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Lviv history


       The city was founded in 1256 by King Danylo of the Ruthenian duchy of Halych-Volhynia (Galicia-Volyn). He named it in honor of his son, Lev. However, some archaeological excavations show that the region was populated since the 5th century. The first mention of Lviv in writing documents was in 1256.

        It became capital of the Galicia-Volyn district in 1272. Since then, it knew a great development thanks to its good location, between the Baltic and the Black sea and as situated close to the Carpathian mountains. As the city has a strategic geographic location, it early had to face invaders as Tatars, Turks, Moldavians and mainly Poles.

Lwów, Polish city

         In 1349, Polish King, Kazimierz III captured the city and ordered to move it a little southern. Lviv was rebuilt as European plan : a central square surrounded by living quarters and fortifications. He built the High castle located on a steep hill (300 meters high), dismantled in 1870. All defense of the town was completed in 1445, including a lower castle, rebuild in 1565 to replace the wooden structures.

        Kazimierz III granted the city with the Magdeburg rights. That means that the city issues were to be solved by a city council, elected by wealthy citizens. As it was a major trade center, lot of people went to settle there as German, Armenians and other merchants. Lviv became a really multi-cultural and multi-religious city with lot of churches, still existing today, Latin Cathedral, Roman and Greek Catholic Churches, Armenian Cathedral along with synagogues. In 1387, this area was directly included in the Polish Crown by Jadwiga of Poland.

        The 17th century was marked by a high development of craft organization in all kind but also by few intends of invasion and several besieges. The successful besiege was done by the Cossacks in 1649 for a short time as they gave it back to the Polish Kingdom for a ransom. After then, Swedish, Transylvanian, Turkish, Ottomans and Tatars tried but failed to take over the city. The first time Lviv was captured was in 1704 by Charles XII of Sweden.

Lemberg, Austro-hungarian city

         After the first partition of Poland, in 1772, Lviv (Lemberg) became the capital of the Kingdom of Galicia and Lodomeria, part of the Austro-Hungarian Empire. And the official language switched to German even if lectures were also given in Polish and Ukrainian till 1805 at the University. Indeed, at the beginning of the 19th century started a campaign of Germanization which led to the outbreak of public dissent in 1848. At the result of this uprising, the Galician Parliament (Sejm Krajowy) was opened and in 1867, Galicia was granted vast autonomy. However, only lectures in Polish were allowed at that time. During all the Austrian-Hungarian ruling, the preeminence of Poles gave them more power in the Administration and Council even if Habsburg dynasty was evidently playing with one or another for its own interest.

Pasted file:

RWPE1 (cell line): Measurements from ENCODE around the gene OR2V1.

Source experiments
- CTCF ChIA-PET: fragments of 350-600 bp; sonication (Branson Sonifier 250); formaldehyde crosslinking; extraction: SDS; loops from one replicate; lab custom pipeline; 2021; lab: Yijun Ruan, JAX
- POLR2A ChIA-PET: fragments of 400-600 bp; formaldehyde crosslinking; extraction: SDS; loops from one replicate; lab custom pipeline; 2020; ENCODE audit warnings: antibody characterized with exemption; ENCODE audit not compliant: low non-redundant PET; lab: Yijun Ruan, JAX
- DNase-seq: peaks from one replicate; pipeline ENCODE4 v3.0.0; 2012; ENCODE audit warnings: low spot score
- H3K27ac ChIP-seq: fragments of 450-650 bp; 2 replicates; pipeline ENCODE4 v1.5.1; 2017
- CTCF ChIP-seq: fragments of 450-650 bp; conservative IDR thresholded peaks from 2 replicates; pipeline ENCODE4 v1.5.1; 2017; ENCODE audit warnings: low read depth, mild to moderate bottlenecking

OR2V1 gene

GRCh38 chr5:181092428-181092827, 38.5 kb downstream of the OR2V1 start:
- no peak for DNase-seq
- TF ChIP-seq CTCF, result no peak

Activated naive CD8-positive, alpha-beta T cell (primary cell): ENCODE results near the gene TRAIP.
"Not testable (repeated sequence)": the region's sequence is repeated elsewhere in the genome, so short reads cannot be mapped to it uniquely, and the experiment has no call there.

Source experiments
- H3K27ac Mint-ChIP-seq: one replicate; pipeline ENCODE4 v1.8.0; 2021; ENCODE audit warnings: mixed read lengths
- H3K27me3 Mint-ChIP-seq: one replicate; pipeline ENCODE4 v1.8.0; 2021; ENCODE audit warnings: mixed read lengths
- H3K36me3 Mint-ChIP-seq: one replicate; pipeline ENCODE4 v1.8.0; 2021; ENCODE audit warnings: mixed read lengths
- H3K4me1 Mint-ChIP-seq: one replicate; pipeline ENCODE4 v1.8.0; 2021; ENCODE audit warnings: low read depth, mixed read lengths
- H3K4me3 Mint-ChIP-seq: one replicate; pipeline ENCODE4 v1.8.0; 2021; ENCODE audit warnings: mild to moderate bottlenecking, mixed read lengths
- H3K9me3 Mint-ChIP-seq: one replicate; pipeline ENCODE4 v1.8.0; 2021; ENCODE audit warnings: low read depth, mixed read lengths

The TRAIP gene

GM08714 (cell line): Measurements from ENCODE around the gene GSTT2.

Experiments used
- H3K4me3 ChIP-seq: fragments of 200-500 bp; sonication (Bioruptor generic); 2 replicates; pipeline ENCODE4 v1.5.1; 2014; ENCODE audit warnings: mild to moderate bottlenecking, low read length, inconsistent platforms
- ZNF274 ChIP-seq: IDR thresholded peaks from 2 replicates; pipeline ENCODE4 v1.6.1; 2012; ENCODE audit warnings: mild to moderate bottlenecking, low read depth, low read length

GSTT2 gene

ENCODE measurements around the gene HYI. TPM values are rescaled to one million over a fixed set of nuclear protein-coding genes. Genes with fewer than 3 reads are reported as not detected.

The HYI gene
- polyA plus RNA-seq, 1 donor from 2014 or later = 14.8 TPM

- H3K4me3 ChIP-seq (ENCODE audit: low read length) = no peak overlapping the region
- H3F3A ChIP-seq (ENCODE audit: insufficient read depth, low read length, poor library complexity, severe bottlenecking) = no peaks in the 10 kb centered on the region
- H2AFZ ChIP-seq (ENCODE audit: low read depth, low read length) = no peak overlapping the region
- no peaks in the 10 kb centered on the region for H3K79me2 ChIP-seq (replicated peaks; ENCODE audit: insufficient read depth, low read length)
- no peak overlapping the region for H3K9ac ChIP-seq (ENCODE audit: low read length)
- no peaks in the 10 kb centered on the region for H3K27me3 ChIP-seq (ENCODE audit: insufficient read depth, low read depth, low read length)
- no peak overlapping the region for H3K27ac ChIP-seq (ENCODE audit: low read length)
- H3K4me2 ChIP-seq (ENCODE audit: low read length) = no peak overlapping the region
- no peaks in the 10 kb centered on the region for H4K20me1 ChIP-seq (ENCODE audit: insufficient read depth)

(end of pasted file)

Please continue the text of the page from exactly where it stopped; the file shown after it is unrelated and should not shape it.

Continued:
Lviv in the 20th century

          After the First World War and the collapse of the Habsburg empire, the Ukrainian National Council (Rada) proclaimed the West Ukrainian People's Republic on November 1, 1918. Poles, forming the majority of Lviv but minority in the region, were surprised by this political step. Then, the majority of Poles in Lviv, including the Lwow Eaglets, started armed and took back the city quickly even if Ukrainian army besieged it. The Inter-Allied Commission in Paris decided to leave the city under Polish rules waiting for the Peace Treaty.

        At this time, Joseph Pilsusdki, Polish president, and Symon Petlura signed an agreement in April 1920 to join they force against the Red Army. During the Polish Soviet war, Poles and Ukrainian of the OuN fought together. However, at the time of the Peace Treaty signature, Polish delegation agreed the sharing of Ukraine between Russia and them. This Polish betrayal for Ukrainian was the result of Polish internal political fight. Thus, the Peace Treaty of Riga (March 18, 1921), shared Ukraine in two part. One was attached to Polish Republic while the other one became the SSR of Ukraine. In Galicia, Polish authorities started a campaign of polonization reducing the rights of Ukrainian people and closing lot of schools or transforming them to Polish-Ukrainian schools which in fact were solely Polish ones.